Got a barn full of different bikes? Keep them all tuned to your body with these pro fit tips.

Multiple bikes are a common “problem” for triathlete. An older bike may be relegated to the bike trainer while a shiny new bike is reserved for fair weather and race days. With multiple bikes come some complications; it is common to have one bike that fits more comfortably than another. Different style bikes (road, triathlon, etc.) require different fit parameters, so it is not practical to try to make these feel the same. But for those with multiple road or triathlon bikes, here are a few tips to translate your bike fit to other bikes.

Translate Your Bike Fit to Other Bikes: Before You Begin

Make sure your bikes are on a level surface, and it’s helpful to have the bike secured in a trainer. Match the seat position first and then move on to the cockpit.

Seat Position

Matching seat height is the most important thing to get right, this directly impacts comfort and power, and if it’s wrong, you can get hurt. Pick a point on the saddle surface as a reference point: 80mm back from the saddle nose for triathlon bikes and 120mm back for road bikes is a good place to start. Measure from this point to the center of the bottom bracket (diagonally) and record this value. If the bike you are matching has different length crank arms, increase or decrease the seat height by the difference in crank length to maintain the same leg extension at the bottom of the pedal stroke.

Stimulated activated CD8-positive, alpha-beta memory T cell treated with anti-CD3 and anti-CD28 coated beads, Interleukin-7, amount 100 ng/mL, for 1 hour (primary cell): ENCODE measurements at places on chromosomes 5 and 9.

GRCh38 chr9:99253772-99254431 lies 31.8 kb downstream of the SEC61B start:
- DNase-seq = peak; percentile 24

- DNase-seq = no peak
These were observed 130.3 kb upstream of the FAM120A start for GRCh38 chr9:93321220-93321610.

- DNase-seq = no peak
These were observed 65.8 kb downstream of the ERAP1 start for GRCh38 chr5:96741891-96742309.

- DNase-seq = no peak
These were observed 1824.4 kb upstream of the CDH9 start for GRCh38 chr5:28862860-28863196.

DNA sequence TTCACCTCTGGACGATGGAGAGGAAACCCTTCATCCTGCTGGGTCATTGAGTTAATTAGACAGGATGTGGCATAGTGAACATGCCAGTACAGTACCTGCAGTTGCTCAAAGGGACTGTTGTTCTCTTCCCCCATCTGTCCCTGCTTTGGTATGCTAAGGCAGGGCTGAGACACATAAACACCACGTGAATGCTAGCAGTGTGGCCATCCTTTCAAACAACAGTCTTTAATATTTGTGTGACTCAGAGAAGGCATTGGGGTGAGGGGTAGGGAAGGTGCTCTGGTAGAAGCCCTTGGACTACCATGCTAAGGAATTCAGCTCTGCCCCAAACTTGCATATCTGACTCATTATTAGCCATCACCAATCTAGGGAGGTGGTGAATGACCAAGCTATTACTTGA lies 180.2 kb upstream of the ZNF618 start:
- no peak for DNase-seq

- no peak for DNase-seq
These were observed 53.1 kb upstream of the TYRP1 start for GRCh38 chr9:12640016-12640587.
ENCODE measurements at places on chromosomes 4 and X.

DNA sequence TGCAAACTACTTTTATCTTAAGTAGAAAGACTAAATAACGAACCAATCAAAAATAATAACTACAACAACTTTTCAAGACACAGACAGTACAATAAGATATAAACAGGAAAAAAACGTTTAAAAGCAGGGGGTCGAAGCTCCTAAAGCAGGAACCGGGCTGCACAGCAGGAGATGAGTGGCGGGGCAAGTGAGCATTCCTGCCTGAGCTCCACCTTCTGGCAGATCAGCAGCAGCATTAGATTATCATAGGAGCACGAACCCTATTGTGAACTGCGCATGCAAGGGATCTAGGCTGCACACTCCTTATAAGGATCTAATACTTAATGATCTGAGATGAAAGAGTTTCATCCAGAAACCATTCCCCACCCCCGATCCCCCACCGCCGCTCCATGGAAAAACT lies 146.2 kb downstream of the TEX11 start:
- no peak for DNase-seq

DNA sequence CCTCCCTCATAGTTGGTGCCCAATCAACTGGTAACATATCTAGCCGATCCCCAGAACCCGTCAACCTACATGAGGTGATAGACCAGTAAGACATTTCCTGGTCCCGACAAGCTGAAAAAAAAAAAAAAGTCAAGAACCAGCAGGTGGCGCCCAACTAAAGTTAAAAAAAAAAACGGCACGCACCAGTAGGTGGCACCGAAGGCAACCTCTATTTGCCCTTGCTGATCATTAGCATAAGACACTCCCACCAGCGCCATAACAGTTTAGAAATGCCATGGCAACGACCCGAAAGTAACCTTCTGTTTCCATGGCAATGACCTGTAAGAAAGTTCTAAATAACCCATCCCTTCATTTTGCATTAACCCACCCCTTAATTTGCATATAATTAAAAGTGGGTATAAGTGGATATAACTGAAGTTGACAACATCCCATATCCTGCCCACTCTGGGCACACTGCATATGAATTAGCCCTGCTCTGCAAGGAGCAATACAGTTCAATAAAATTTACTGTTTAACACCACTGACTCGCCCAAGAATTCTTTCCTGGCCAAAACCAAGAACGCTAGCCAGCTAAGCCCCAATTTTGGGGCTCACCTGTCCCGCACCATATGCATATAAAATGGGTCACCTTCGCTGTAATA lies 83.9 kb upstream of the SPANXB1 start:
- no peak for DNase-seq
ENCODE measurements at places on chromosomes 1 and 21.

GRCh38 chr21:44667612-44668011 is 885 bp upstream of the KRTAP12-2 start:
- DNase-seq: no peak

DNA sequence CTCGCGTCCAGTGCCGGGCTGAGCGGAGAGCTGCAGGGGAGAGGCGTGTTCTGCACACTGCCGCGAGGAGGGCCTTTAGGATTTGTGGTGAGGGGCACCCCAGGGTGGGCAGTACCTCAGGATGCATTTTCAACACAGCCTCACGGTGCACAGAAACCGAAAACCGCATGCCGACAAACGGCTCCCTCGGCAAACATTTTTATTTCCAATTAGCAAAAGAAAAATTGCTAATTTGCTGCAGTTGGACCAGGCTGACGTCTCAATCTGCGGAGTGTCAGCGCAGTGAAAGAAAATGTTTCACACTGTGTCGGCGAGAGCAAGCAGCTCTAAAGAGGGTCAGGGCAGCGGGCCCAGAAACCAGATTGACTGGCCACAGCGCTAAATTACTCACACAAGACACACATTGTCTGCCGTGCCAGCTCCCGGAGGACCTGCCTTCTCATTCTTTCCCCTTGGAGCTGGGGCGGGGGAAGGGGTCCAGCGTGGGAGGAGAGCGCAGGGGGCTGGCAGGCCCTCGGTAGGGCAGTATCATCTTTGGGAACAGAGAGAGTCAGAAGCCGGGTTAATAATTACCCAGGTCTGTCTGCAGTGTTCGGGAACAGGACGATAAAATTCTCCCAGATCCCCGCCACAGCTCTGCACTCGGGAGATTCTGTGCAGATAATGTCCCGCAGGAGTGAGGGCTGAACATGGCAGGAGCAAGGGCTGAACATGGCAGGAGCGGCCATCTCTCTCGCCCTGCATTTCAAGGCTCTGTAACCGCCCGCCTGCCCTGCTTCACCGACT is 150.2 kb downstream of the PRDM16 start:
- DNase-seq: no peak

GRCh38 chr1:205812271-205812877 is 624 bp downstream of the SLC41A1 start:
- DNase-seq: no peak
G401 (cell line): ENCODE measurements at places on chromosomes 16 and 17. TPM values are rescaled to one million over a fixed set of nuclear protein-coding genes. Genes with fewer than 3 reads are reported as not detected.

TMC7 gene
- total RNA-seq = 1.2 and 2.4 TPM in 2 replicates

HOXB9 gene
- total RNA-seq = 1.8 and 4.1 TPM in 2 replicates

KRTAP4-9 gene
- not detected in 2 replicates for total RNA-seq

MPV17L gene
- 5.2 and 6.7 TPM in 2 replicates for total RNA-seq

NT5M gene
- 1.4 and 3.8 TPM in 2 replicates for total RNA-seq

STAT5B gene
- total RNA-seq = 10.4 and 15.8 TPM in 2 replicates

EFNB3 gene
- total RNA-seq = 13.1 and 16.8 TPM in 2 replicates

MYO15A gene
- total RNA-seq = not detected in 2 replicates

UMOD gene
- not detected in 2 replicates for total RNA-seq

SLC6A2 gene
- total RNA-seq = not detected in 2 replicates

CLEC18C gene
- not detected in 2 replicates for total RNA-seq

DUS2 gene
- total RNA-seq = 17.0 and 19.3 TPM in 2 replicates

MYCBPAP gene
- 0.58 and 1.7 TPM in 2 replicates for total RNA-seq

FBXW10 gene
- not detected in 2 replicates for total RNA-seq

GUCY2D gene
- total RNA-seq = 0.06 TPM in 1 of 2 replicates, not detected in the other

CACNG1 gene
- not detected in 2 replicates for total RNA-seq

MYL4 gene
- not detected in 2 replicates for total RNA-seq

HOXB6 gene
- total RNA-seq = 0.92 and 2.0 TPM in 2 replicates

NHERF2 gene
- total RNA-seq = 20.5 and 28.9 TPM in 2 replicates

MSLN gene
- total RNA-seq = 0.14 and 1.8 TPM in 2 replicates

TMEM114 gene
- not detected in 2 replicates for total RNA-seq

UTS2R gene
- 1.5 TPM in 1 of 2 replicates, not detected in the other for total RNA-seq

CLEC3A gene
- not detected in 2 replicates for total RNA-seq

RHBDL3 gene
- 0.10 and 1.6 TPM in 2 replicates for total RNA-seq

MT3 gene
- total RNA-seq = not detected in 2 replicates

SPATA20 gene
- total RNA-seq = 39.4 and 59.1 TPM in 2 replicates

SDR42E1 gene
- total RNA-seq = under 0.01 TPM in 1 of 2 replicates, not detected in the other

Saddle fore/aft positioning is another important one to get right—this affects weight distribution. Use a plumb bob or a self-leveling laser to measure the horizontal distance from the saddle nose to the center of the bottom bracket. The right tools help here.

Saddle tilt is easy to replicate between bikes—you are likely carrying the tool for that in your pocket right now. Use the level app on your smartphone to record the angle of saddle tilt and simply match that from bike to bike.

Cockpit

The cockpit of road bikes and tri bikes have to be dealt with slightly differently. On tri bikes, use the back of the arm pad as a reference point and on road bikes stretch a long rubber band across the shift hoods, locate it approximately where the web of your hand contacts the hood, and use the band as the reference point.

Matching the horizontal position of a cockpit is fairly straightforward. Measure from the saddle nose to the reference point and adjust the cockpit to match. You can alter the cockpit reach by changing the stem length or moving the arm pads. If you are dealing with a tri bike, after you have matched the arm pad position, measure from the back of the pad to the tip of the extensions.

To match the vertical aspect of the cockpit, you may need a calculator or a pen and paper. Measure from the top of the arm pad (tri bike) or from the rubber band (road bike) to the ground and record this measurement. Next, measure the height from the center of the bottom bracket to the ground and subtract this from the first measurement you recorded. The difference between these numbers is the height of the contact point above the bottom bracket—you can match these by adding or subtracting spacers under the stem or aerobar.

Jon Blyer is one of the co-owners of ACME Bicycle Co., a bike-fitting studio in Brooklyn, New York, dedicated to a fit-first approach to cycling. He holds numerous fitting certifications and is involved with bike fit education through GURU Sports as an instructor in GURU’s fitting academy.